The early 1700s saw the emergence of daily newspapers for the man on his way to work, or sitting in the coffee house. Just as now, a significant percentage of the population suffered with imperfect sight. Spectacles and magnifiers of all sorts had been available for two centuries, but it was the advent of the newspaper which saw them really take off.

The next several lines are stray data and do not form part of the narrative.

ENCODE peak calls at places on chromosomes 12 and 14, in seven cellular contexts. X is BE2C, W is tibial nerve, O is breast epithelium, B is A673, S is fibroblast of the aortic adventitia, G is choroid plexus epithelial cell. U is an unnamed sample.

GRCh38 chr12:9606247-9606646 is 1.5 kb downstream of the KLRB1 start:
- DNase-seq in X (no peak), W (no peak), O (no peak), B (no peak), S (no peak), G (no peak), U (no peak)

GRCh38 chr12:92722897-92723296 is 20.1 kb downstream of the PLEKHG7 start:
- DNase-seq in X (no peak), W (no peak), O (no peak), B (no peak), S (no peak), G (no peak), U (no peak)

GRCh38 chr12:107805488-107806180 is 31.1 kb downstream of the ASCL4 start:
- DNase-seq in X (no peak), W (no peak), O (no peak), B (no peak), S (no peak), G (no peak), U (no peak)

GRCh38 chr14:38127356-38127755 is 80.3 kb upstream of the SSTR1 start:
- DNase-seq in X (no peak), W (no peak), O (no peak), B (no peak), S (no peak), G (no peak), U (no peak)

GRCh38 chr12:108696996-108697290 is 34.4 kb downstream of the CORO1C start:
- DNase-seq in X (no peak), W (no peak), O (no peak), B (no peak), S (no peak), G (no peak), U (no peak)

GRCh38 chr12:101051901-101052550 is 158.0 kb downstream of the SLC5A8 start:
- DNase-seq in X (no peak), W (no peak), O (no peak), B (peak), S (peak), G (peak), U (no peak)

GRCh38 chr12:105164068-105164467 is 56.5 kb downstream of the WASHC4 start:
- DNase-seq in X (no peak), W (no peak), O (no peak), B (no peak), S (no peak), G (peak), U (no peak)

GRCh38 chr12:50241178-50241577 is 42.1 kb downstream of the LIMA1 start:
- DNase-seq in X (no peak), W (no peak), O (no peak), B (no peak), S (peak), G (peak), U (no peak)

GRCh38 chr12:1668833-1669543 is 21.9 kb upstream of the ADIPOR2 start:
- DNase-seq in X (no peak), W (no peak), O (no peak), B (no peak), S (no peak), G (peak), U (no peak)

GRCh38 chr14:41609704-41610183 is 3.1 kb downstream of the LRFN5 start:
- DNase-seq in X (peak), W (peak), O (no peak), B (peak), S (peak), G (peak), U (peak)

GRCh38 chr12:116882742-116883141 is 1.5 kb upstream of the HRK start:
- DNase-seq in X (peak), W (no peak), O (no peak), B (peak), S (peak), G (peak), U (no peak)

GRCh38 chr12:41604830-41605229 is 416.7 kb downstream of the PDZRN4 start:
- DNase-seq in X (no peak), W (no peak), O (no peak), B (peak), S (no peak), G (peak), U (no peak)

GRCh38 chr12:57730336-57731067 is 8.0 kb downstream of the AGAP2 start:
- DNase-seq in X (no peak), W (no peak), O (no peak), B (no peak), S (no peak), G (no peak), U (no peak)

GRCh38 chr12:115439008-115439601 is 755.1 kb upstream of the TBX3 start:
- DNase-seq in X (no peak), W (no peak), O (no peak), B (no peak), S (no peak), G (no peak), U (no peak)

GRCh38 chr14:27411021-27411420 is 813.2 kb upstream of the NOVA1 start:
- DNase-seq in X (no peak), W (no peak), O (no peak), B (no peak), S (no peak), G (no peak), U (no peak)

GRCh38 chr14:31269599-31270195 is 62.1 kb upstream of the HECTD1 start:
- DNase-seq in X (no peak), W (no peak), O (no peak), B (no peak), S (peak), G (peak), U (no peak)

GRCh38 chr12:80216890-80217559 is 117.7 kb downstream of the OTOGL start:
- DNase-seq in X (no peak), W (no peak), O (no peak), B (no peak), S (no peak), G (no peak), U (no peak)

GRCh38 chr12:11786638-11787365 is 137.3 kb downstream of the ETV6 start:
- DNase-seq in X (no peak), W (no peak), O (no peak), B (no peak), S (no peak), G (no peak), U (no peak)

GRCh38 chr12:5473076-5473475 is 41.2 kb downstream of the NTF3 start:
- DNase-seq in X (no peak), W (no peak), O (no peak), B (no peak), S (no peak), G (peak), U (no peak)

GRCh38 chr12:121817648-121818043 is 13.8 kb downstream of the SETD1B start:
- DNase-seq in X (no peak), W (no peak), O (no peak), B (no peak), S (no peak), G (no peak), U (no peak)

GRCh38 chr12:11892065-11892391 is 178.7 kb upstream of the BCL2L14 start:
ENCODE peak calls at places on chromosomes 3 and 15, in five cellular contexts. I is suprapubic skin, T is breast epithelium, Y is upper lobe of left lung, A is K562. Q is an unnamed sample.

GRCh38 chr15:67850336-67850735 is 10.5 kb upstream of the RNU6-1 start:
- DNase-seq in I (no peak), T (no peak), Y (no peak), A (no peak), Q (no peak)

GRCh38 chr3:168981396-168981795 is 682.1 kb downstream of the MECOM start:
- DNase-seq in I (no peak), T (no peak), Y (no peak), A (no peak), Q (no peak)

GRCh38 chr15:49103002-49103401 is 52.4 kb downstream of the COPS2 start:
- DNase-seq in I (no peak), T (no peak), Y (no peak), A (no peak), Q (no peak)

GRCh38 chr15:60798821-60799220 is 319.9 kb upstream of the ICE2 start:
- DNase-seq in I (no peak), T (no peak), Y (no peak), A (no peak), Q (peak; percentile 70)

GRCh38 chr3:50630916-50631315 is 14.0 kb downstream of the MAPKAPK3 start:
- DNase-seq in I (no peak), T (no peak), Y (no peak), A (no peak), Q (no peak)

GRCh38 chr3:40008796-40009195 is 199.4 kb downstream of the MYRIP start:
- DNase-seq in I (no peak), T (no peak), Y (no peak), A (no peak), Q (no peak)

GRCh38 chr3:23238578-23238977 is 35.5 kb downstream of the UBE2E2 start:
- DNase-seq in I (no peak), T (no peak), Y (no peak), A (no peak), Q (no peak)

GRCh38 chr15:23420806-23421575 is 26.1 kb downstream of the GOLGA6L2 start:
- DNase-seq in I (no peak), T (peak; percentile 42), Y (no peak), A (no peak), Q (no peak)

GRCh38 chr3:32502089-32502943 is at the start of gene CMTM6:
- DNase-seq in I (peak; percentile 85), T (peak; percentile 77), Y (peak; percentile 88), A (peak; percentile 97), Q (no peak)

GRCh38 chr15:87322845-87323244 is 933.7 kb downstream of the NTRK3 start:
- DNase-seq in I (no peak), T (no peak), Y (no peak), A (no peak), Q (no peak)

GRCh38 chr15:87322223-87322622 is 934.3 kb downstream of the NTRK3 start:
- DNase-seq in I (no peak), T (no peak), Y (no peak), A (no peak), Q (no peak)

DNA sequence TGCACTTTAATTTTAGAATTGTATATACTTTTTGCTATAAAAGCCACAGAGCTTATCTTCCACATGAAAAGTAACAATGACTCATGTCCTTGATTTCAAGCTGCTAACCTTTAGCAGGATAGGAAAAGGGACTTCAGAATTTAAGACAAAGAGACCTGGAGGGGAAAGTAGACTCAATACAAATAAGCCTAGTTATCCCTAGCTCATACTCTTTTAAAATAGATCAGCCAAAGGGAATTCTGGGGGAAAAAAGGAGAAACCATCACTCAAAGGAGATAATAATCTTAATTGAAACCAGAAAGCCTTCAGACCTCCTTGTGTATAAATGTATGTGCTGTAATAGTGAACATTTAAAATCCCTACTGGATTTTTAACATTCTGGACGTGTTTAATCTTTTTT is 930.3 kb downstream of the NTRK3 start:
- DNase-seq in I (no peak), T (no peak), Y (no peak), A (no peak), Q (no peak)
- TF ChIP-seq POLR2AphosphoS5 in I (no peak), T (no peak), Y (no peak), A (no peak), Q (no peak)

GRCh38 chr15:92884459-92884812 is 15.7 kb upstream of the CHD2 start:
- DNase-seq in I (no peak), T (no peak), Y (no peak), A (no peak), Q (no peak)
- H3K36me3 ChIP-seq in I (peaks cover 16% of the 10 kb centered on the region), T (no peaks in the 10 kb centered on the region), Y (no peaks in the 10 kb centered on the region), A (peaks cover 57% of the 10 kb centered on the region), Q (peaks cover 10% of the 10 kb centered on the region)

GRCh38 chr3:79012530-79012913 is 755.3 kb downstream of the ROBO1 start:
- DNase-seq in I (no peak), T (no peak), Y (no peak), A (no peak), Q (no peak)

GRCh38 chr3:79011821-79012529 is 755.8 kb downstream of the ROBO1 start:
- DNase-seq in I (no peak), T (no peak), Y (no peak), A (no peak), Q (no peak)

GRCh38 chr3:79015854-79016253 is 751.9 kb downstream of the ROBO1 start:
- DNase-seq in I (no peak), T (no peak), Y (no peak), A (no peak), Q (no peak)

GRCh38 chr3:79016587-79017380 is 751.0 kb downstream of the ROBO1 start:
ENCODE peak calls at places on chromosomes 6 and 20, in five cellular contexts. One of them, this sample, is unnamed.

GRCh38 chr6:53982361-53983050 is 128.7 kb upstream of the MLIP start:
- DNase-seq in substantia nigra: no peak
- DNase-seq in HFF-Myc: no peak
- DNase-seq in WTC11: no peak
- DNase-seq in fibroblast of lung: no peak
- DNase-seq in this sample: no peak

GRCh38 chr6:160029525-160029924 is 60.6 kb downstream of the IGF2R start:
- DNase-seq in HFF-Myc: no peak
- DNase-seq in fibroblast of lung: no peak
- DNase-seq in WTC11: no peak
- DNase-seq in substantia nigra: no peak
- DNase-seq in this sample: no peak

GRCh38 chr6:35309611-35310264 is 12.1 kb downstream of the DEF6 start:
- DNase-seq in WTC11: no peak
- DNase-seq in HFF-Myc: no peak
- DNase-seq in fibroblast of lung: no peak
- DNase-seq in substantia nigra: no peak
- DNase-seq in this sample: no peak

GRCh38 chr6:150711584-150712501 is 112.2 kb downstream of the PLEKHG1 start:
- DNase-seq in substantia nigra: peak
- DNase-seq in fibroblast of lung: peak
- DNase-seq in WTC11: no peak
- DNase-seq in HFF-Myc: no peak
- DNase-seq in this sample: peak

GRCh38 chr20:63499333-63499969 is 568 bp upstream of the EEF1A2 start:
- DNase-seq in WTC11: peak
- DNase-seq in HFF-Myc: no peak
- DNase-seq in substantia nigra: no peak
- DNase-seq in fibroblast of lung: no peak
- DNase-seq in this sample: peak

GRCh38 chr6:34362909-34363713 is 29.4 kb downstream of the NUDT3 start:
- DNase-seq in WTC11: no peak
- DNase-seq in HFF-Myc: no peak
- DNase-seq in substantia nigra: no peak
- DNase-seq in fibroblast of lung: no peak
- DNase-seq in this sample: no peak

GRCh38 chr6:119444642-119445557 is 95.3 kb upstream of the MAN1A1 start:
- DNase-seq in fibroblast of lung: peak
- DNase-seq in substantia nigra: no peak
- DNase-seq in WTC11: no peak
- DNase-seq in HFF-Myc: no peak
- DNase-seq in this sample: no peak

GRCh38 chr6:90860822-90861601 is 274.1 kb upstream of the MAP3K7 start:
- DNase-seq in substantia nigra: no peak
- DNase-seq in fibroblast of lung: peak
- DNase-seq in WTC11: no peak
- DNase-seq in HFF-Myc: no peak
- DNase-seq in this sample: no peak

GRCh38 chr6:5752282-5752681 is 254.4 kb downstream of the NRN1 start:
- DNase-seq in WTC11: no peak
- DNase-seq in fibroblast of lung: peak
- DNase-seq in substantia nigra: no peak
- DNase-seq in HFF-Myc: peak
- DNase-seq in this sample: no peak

Spectacle-makers produced huge ranges of tortoiseshell, horn and whalebone (super-flexible and hard to break) as well as silver. They could be purchased off-the-shelf with the prescription or ‘focus’ written on the arm, or made-to-measure. Edward Scarlett of Soho, working in the 1730s, was the most famous of the early makers, with his spectacles being marketed as having ‘the Exactest way of fitting different Eyes’. He popularised arms on spectacles (usually of the pince-nez type before) and catered for different activities such as reading or sewing. The picture here is his trade card.